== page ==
Additionally, incremental delta-sigma modulator 200 enables data converter 100 to be utilized in multiplexed applications, which conventional delta-sigma converter normally cannot support due to the long impulse response of the decimation filter. In particular, since the accumulated data in following decimation filter within digital filter logic 101 only remains for one conversion period, the analog input source can be switched without data from the two different sources being shifted into the filter at the same time. This feature is not supported by conventional delta-sigma ADCs, which typically utilize digital filters with impulse responses much longer than the conversion period.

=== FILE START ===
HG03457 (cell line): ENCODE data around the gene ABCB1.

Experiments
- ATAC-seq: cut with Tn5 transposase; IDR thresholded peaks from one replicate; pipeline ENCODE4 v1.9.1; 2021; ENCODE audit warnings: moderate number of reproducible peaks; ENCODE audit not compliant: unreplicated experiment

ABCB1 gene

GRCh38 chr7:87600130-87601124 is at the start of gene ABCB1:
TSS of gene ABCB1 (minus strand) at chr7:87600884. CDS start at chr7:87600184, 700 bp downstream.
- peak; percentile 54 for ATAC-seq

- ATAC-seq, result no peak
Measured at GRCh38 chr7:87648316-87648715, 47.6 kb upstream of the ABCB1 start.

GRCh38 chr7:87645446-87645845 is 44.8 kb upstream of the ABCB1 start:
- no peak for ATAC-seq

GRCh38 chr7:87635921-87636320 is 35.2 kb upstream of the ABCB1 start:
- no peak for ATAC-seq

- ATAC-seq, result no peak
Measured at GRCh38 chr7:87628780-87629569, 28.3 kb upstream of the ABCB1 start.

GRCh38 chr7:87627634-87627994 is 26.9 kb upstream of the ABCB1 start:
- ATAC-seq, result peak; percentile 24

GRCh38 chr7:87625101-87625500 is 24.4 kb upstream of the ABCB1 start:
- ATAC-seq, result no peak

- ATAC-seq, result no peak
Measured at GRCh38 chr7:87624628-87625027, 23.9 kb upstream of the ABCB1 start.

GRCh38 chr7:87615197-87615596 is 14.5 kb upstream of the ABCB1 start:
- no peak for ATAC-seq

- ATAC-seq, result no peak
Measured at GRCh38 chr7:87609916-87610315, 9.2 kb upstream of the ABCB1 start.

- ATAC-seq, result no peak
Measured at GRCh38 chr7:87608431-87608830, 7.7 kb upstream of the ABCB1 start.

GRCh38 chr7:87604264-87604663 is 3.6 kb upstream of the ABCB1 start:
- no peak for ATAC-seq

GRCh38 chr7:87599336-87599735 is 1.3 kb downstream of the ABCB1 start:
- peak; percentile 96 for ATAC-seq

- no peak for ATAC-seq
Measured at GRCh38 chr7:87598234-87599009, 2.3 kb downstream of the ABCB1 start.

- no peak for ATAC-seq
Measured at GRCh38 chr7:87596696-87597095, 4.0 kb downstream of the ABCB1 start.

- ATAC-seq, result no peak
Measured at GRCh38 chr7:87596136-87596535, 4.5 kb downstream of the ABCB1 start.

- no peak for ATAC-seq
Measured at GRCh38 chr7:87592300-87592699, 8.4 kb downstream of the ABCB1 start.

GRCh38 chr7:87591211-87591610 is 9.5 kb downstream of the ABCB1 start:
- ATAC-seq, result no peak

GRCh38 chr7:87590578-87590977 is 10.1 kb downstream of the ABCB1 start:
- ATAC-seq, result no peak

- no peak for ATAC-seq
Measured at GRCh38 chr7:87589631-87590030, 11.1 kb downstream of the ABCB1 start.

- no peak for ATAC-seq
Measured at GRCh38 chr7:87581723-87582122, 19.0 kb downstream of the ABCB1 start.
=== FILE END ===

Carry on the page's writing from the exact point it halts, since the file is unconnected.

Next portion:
However, with higher order incremental delta-sigma modulators, particularly those having aggressive NTFs, instability can result when a high level input signal is present at reset before the start of each new conversion period. Specifically, at reset, the input to the delta-sigma modulator is subjected to a full-scale step input with a full scale input signal. For a conventional incremental delta-sigma modulator, the feed-back to the input summer is necessarily zero at the start of each new conversion period, due to reset of the quantizer and feedback DAC at the end of the previous conversion period. For high values of the input signal, and with the feed-back being zero, the signal appearing at the summing nodes of the first integrator stage can approach one half (˝) the full scale input value during the first integration cycle, thereby driving the first integrator stage into saturation. In turn, the following integrator stages and the quantizer can overload, such that the entire delta-sigma loop becomes unstable. In conventional delta-sigma modulators, the entire delta-sigma modulator must typically be reset to return the delta-sigma loop to a stable state.